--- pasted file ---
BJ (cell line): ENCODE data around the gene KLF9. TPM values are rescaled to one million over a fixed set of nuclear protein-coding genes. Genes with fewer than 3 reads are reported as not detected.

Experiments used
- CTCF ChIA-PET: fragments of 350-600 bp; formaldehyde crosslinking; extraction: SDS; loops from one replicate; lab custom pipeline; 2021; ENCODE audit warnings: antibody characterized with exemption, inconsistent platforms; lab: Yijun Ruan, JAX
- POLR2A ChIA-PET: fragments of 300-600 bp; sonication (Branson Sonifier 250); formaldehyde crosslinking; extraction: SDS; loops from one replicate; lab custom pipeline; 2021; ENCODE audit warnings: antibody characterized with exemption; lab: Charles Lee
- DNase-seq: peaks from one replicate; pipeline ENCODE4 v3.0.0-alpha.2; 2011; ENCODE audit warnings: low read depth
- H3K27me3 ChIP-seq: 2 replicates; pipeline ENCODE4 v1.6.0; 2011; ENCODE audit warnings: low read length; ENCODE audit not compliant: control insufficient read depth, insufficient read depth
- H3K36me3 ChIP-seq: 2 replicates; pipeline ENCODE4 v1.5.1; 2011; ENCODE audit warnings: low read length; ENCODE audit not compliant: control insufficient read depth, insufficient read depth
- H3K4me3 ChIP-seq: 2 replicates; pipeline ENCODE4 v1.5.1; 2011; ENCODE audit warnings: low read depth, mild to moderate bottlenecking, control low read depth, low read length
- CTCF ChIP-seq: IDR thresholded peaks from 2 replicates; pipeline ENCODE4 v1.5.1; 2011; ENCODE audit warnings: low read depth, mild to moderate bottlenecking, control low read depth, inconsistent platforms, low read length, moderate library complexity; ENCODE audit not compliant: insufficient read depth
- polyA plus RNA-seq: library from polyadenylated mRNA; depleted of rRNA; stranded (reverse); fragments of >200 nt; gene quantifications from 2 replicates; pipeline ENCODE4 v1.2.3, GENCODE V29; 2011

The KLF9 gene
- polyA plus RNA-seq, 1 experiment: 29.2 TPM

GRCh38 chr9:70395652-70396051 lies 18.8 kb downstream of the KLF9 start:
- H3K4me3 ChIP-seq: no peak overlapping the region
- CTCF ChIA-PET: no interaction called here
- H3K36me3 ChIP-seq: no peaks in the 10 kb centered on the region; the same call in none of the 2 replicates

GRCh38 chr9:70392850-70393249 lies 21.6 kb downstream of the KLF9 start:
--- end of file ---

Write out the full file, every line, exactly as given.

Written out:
BJ (cell line): ENCODE data around the gene KLF9. TPM values are rescaled to one million over a fixed set of nuclear protein-coding genes. Genes with fewer than 3 reads are reported as not detected.

Experiments used
- CTCF ChIA-PET: fragments of 350-600 bp; formaldehyde crosslinking; extraction: SDS; loops from one replicate; lab custom pipeline; 2021; ENCODE audit warnings: antibody characterized with exemption, inconsistent platforms; lab: Yijun Ruan, JAX
- POLR2A ChIA-PET: fragments of 300-600 bp; sonication (Branson Sonifier 250); formaldehyde crosslinking; extraction: SDS; loops from one replicate; lab custom pipeline; 2021; ENCODE audit warnings: antibody characterized with exemption; lab: Charles Lee
- DNase-seq: peaks from one replicate; pipeline ENCODE4 v3.0.0-alpha.2; 2011; ENCODE audit warnings: low read depth
- H3K27me3 ChIP-seq: 2 replicates; pipeline ENCODE4 v1.6.0; 2011; ENCODE audit warnings: low read length; ENCODE audit not compliant: control insufficient read depth, insufficient read depth
- H3K36me3 ChIP-seq: 2 replicates; pipeline ENCODE4 v1.5.1; 2011; ENCODE audit warnings: low read length; ENCODE audit not compliant: control insufficient read depth, insufficient read depth
- H3K4me3 ChIP-seq: 2 replicates; pipeline ENCODE4 v1.5.1; 2011; ENCODE audit warnings: low read depth, mild to moderate bottlenecking, control low read depth, low read length
- CTCF ChIP-seq: IDR thresholded peaks from 2 replicates; pipeline ENCODE4 v1.5.1; 2011; ENCODE audit warnings: low read depth, mild to moderate bottlenecking, control low read depth, inconsistent platforms, low read length, moderate library complexity; ENCODE audit not compliant: insufficient read depth
- polyA plus RNA-seq: library from polyadenylated mRNA; depleted of rRNA; stranded (reverse); fragments of >200 nt; gene quantifications from 2 replicates; pipeline ENCODE4 v1.2.3, GENCODE V29; 2011

The KLF9 gene
- polyA plus RNA-seq, 1 experiment: 29.2 TPM

GRCh38 chr9:70395652-70396051 lies 18.8 kb downstream of the KLF9 start:
- H3K4me3 ChIP-seq: no peak overlapping the region
- CTCF ChIA-PET: no interaction called here
- H3K36me3 ChIP-seq: no peaks in the 10 kb centered on the region; the same call in none of the 2 replicates

GRCh38 chr9:70392850-70393249 lies 21.6 kb downstream of the KLF9 start: